Three Yaddo Poets Measure the Length of Empire

June 30, 2020

A moment of stillness, a zing of recognition, a window opened on the soul— these are among the rewards of poetry, each of them sorely needed right now. Join us here for an occasional Yaddo series, curated by Soren Stockman.

Chet’la Sebree Photo: Kiersten Ness

The Lure” by Chet’la Sebree

Source: Connotation Press, Issue VI, Volume X : July 2019

Sebree’s speaker interrogates the pastoral tranquility essential to the American self-conception first by admitting the lull of its beauty, confessing “I can be seduced by globular street lamps . . . Victorian houses shaded by wax-shine leaves.” Her exclusion from this vision shutters its allure. When “freight trains . . wind through rural central wherever,” we understand she is not at home. Sebree states “I’ve always wanted to write a poem like this,” however these images of land and property belong to wealth available only to a select group. The very symbol decorating this gaudy setting inescapably matches that of her violent denial of entry: “I’ve always wanted to feel safe anywhere, but / there’s chaos in the cloth writhing on the flagpole.” — SS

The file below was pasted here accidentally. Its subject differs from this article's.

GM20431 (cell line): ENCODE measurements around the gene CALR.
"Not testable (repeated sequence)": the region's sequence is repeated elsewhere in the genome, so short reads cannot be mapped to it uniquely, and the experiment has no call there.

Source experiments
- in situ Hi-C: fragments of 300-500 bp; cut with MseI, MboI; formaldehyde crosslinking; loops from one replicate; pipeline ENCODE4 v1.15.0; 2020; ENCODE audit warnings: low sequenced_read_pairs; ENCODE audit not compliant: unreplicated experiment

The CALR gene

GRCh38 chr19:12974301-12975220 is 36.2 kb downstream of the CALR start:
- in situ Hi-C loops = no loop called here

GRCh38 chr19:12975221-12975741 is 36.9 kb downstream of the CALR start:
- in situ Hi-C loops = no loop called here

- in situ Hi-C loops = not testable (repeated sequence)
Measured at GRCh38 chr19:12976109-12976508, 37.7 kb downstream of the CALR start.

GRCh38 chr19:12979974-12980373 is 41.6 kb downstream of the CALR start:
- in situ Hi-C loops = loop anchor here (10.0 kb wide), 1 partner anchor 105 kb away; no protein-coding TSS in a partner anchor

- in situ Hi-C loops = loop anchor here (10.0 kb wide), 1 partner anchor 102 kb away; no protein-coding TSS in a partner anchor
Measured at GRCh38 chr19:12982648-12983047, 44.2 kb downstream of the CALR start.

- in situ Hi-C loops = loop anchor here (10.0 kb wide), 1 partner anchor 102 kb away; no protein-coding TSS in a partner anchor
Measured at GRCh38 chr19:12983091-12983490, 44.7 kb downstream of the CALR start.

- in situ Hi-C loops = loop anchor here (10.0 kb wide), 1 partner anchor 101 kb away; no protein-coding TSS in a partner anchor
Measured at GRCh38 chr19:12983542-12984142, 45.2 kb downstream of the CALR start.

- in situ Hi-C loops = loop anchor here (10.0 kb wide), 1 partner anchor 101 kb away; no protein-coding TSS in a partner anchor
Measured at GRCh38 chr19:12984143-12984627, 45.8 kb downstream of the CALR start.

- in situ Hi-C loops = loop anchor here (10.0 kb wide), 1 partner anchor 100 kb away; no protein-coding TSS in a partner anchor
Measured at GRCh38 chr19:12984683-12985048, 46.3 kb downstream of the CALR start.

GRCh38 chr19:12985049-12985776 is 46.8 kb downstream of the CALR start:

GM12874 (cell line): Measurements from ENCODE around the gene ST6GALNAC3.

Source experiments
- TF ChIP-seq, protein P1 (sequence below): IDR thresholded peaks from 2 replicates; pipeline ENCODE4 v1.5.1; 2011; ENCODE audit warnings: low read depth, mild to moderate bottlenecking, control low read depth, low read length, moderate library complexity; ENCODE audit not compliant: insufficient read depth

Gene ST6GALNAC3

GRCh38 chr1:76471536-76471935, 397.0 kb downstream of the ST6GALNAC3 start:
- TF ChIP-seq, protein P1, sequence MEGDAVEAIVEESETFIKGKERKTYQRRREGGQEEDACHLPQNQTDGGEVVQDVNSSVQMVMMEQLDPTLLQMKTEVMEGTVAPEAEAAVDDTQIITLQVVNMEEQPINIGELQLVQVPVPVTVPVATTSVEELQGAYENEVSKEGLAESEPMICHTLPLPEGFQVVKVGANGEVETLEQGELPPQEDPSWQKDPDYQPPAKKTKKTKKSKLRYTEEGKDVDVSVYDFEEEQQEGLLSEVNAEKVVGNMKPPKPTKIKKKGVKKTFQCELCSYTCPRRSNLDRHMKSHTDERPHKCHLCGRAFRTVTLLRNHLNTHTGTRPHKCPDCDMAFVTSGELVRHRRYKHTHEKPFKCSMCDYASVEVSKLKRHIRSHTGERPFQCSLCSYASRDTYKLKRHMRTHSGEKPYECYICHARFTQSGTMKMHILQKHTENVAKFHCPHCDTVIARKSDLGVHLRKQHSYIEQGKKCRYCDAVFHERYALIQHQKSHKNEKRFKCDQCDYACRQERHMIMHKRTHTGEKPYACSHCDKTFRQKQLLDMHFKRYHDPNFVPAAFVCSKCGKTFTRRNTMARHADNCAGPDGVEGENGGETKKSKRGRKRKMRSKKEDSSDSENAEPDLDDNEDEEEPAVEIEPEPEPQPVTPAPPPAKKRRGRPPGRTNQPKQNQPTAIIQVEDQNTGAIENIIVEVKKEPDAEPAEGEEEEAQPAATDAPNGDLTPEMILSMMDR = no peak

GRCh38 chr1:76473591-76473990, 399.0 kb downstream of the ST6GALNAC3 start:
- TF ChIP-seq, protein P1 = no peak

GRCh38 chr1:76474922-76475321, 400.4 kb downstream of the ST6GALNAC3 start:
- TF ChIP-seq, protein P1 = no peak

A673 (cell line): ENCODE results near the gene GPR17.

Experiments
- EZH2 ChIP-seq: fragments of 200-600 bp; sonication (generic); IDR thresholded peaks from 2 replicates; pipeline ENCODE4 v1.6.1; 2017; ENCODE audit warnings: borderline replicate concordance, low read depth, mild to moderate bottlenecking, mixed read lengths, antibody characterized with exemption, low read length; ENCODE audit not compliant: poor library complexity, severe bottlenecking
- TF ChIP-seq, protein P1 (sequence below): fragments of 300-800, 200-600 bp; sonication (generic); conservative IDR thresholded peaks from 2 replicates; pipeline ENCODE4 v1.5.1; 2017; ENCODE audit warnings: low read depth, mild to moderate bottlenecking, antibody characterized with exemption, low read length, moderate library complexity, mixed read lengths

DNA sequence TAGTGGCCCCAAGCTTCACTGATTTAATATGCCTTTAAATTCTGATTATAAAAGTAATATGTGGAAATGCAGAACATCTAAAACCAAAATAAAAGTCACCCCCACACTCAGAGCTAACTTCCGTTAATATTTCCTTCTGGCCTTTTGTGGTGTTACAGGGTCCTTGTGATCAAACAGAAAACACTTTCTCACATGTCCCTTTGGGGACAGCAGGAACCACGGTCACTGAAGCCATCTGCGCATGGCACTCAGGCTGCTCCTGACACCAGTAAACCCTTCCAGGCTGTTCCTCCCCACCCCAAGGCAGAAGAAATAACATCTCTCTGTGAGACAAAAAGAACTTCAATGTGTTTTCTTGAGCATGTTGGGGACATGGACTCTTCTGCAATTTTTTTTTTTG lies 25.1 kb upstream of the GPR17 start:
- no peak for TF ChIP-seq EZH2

Tanure Ojaide Photo: Lynn Roberson and courtesy of Tanure Ojaide

“A Poem for My Grandchild” by Tanure Ojaide


Imperialism’s new forms cannot disguise it’s brutal impact. Ojaide’s speaker identifies “crude oil gushing into slave ships / refurbished into free-market super-tankers,” noting profits from the extraction of natural resources never return to those who live on plundered land: “My children have no scholarships . . . the river transformed into a snake of a tomb.” Lamenting the degradation of a country depleted of its rightful wealth by “Marines keep(ing) the pipeline safe” while “villages of imploring eyes . . . are mowed down,” Ojaide concludes “the new Stone Age . . . has begun . . . poaching inland as centuries ago.” — SS

Mari Evans Photo: C.B. Claiborne

“The Rebel” by Mari Evans


The trappings of racism and discrimination are so ingrained, they persist even beyond the realm of the living. Evans speculates “When I / die / I’m sure / I will have a / Big Funeral …” yet the innocuous thought concerning her death turns swiftly to the nefarious framing she cannot elude in her life. Laundering her own language, Evans refers to “Curiosity / seekers” visiting her funeral, evoking a public spectacle of unspeakable cruelty. In clipped lines that betray incredulity to the point of pity, she acknowledges the crowd in her mind is “coming to see / if I / am really / Dead … / or just / trying to make / Trouble.” — SS